• The Homestar Runner Enters the Strongest Man in the World Contest
  • The Horace and Morris (with Dolores) picture books by James Howe and Amy Walrod follow this format. The premiere installment, Horace and Morris but Mostly Dolores, isn't too bad. However, latter installments are Horace and Morris Join the Chorus (But What About Dolores?) and Horace and Morris Say Cheese (Which Makes Dolores Sneeze!)
  • While House of Leaves itself is not an example, some of the fictitious references cites in its footnotes qualify, e.g. Women Who Can't Love: When a Woman's Fear Makes Her Run from Commitment and What a Smart Man Can Do About It.
  • How Hedley Hopkins Did a Dare, robbed a grave, made a new friend who might not have really been there at all, and while he was at it committed a terrible sin which everyone was doing even though he didn't know it by Paul Jennings.
  • Carl Sandburg's "The Huckabuck Family: And How they Raised Popcorn in Nebraska and Quit and Came Back", usually referred to as simply "The Huckabuck Family" for short.
  • The Hundred-Year-Old Man Who Climbed Out the Window and Disappeared by Jonas Jonasson.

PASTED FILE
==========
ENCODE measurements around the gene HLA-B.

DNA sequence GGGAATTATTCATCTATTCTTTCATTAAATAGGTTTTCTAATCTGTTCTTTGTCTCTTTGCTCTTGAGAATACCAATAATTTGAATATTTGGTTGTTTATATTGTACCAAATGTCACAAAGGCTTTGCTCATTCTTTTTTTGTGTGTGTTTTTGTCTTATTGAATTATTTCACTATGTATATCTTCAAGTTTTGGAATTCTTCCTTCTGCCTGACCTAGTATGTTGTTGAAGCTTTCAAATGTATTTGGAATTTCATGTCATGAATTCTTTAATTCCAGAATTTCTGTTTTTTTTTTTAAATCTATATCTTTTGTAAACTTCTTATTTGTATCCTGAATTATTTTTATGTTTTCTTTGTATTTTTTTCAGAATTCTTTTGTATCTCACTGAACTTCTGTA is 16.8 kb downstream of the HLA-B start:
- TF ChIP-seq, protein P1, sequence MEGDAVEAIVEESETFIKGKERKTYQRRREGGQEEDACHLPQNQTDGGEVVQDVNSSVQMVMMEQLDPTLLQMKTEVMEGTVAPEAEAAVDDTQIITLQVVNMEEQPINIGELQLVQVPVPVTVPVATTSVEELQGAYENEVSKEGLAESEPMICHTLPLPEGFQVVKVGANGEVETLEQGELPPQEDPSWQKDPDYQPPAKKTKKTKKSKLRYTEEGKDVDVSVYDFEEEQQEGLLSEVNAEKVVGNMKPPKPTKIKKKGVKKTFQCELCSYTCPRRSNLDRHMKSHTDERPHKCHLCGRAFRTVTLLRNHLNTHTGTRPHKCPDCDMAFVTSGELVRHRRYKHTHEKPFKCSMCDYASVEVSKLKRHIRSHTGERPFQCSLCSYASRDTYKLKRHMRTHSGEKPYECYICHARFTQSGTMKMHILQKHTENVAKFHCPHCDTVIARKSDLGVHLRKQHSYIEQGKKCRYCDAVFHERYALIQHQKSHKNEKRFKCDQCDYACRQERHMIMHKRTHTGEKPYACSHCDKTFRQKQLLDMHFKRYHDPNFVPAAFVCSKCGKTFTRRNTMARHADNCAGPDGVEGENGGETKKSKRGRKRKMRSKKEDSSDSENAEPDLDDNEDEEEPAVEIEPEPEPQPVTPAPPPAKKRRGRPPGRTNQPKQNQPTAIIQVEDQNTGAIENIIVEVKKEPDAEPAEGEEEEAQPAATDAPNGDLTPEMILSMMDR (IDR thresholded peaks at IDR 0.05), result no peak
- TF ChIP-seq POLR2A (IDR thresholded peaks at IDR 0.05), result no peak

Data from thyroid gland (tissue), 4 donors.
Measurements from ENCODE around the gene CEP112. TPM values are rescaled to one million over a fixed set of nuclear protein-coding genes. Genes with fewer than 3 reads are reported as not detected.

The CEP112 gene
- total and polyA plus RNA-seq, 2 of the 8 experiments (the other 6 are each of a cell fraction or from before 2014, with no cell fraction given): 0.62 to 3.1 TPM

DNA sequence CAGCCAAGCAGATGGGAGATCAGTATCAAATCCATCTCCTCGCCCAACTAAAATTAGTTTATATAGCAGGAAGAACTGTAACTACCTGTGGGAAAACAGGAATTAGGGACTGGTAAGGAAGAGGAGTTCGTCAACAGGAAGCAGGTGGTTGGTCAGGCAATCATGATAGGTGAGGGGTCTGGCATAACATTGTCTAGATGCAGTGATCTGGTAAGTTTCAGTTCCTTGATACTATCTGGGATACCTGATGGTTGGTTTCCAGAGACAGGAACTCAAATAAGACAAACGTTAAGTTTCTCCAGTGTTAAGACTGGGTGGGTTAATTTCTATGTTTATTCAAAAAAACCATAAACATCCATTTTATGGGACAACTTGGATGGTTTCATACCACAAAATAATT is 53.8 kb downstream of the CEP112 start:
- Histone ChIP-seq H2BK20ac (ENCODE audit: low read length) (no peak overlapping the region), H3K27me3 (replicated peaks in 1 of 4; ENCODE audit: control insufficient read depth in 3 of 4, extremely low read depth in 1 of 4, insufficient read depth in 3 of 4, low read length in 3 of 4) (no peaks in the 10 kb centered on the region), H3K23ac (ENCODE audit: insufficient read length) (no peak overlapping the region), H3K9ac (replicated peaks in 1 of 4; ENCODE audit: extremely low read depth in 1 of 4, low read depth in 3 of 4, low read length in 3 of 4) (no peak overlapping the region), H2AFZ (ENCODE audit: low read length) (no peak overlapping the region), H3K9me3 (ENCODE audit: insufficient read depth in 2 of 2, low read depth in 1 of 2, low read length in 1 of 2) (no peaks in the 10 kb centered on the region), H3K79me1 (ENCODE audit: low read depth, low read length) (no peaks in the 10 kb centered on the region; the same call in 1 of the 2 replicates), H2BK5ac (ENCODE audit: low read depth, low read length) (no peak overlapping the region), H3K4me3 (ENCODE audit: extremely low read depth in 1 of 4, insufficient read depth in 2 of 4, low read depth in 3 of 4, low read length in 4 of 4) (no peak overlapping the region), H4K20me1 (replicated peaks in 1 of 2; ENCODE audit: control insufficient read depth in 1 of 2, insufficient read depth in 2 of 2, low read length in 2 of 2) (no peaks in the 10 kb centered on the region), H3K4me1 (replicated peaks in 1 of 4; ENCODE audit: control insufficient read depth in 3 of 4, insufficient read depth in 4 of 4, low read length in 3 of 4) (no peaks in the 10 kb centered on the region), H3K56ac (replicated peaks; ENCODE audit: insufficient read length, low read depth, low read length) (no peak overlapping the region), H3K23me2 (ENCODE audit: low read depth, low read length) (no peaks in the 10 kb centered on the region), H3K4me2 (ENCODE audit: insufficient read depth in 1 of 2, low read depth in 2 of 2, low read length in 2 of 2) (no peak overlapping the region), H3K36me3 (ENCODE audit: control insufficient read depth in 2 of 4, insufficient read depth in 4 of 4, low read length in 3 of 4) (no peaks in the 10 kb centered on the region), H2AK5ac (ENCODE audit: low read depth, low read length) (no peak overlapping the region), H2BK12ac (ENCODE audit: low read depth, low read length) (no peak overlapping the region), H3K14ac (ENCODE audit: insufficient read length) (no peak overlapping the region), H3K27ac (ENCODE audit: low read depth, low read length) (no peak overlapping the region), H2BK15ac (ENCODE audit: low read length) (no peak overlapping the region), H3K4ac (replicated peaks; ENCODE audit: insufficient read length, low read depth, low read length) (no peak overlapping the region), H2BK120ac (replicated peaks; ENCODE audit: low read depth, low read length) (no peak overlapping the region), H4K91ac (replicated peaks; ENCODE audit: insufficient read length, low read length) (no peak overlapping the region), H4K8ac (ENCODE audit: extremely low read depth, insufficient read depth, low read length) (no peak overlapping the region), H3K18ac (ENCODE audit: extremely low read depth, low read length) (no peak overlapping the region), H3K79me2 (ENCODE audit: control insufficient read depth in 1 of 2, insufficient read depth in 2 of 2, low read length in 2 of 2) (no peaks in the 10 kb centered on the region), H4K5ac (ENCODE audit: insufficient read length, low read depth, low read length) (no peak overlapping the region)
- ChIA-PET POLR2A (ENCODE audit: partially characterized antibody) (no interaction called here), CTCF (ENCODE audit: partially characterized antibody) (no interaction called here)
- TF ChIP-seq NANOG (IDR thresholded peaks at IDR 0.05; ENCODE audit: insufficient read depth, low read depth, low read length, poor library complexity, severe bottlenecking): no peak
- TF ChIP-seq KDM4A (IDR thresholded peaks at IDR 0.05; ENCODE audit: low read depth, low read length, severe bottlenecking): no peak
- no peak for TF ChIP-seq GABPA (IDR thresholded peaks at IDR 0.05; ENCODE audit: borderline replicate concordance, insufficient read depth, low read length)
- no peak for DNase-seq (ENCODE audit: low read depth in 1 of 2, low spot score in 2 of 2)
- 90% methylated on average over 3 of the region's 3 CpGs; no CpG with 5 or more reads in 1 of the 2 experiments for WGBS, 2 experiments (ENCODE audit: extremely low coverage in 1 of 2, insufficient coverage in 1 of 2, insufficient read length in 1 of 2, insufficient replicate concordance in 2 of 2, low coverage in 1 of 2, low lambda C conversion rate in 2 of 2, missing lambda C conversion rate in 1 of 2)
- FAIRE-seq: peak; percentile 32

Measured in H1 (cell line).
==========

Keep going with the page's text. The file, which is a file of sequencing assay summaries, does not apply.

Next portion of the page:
• I Am a Genius of Unspeakable Evil and I Want to Be Your Class President, by Josh Leib.
  • I, Claudius, From the Autobiography of Tiberius Claudius Born 10 B.C. Murdered and Deified A.D. 54 by Robert Graves, which is usually shortened to I, Claudius.
  • Adam Smith's An Inquiry into the Nature and Causes of the Wealth of Nations.
  • Joel on Software: And on Diverse and Occasionally Related Matters That Will Prove of Interest to Software Developers, Designers, and Managers, and to Those Who, Whether by Good Fortune or Ill Luck, Work with Them in Some Capacity by IT entrepreneur and blogger Joel Spolsky.
  • Joe's World by Eric Flint and Richard Roach: Forward the Mage plays this one for laughs; a part of the book has nothing but titles (some several pages long) for chapters.
  • The full title for Robert Louis Stevenson's novel Kidnapped is Kidnapped: Being Memoirs of the Adventures of David Balfour in the Year 1751: How he was Kidnapped and Cast away, his Sufferings in a Desert Isle; his Journey in the Wild Highlands; his acquaintance with Alan Breck Stewart and other notorious Highland Jacobites; with all that he Suffered at the hands of his Uncle, Ebenezer Balfour of Shaws, falsely so-called: Written by Himself and now set forth by Robert Louis Stevenson.